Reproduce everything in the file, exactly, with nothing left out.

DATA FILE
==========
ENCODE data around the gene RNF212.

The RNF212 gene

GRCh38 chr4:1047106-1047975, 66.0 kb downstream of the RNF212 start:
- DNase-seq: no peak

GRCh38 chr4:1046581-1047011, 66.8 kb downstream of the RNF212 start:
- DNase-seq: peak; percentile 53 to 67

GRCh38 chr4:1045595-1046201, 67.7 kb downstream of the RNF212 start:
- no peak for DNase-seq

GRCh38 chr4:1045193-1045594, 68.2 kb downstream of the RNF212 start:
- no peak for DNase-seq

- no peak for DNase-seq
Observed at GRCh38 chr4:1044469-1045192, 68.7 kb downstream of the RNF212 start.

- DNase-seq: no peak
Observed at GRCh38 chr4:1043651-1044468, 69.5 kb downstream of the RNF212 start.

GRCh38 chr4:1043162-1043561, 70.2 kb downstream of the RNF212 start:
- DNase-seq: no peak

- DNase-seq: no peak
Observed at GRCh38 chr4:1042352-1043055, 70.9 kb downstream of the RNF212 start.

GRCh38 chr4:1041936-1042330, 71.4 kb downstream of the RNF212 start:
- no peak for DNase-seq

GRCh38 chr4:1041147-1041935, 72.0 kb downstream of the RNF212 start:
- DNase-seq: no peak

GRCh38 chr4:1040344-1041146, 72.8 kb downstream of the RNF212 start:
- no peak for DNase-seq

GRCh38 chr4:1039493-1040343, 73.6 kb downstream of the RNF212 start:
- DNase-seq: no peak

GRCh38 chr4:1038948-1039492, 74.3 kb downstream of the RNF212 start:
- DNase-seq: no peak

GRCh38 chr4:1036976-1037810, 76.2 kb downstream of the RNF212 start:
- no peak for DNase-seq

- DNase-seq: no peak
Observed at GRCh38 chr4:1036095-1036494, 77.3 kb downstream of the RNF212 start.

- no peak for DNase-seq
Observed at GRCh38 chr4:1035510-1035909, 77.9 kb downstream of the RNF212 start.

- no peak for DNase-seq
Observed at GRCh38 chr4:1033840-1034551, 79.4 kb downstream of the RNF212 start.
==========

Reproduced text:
ENCODE data around the gene RNF212.

The RNF212 gene

GRCh38 chr4:1047106-1047975, 66.0 kb downstream of the RNF212 start:
- DNase-seq: no peak

GRCh38 chr4:1046581-1047011, 66.8 kb downstream of the RNF212 start:
- DNase-seq: peak; percentile 53 to 67

GRCh38 chr4:1045595-1046201, 67.7 kb downstream of the RNF212 start:
- no peak for DNase-seq

GRCh38 chr4:1045193-1045594, 68.2 kb downstream of the RNF212 start:
- no peak for DNase-seq

- no peak for DNase-seq
Observed at GRCh38 chr4:1044469-1045192, 68.7 kb downstream of the RNF212 start.

- DNase-seq: no peak
Observed at GRCh38 chr4:1043651-1044468, 69.5 kb downstream of the RNF212 start.

GRCh38 chr4:1043162-1043561, 70.2 kb downstream of the RNF212 start:
- DNase-seq: no peak

- DNase-seq: no peak
Observed at GRCh38 chr4:1042352-1043055, 70.9 kb downstream of the RNF212 start.

GRCh38 chr4:1041936-1042330, 71.4 kb downstream of the RNF212 start:
- no peak for DNase-seq

GRCh38 chr4:1041147-1041935, 72.0 kb downstream of the RNF212 start:
- DNase-seq: no peak

GRCh38 chr4:1040344-1041146, 72.8 kb downstream of the RNF212 start:
- no peak for DNase-seq

GRCh38 chr4:1039493-1040343, 73.6 kb downstream of the RNF212 start:
- DNase-seq: no peak

GRCh38 chr4:1038948-1039492, 74.3 kb downstream of the RNF212 start:
- DNase-seq: no peak

GRCh38 chr4:1036976-1037810, 76.2 kb downstream of the RNF212 start:
- no peak for DNase-seq

- DNase-seq: no peak
Observed at GRCh38 chr4:1036095-1036494, 77.3 kb downstream of the RNF212 start.

- no peak for DNase-seq
Observed at GRCh38 chr4:1035510-1035909, 77.9 kb downstream of the RNF212 start.

- no peak for DNase-seq
Observed at GRCh38 chr4:1033840-1034551, 79.4 kb downstream of the RNF212 start.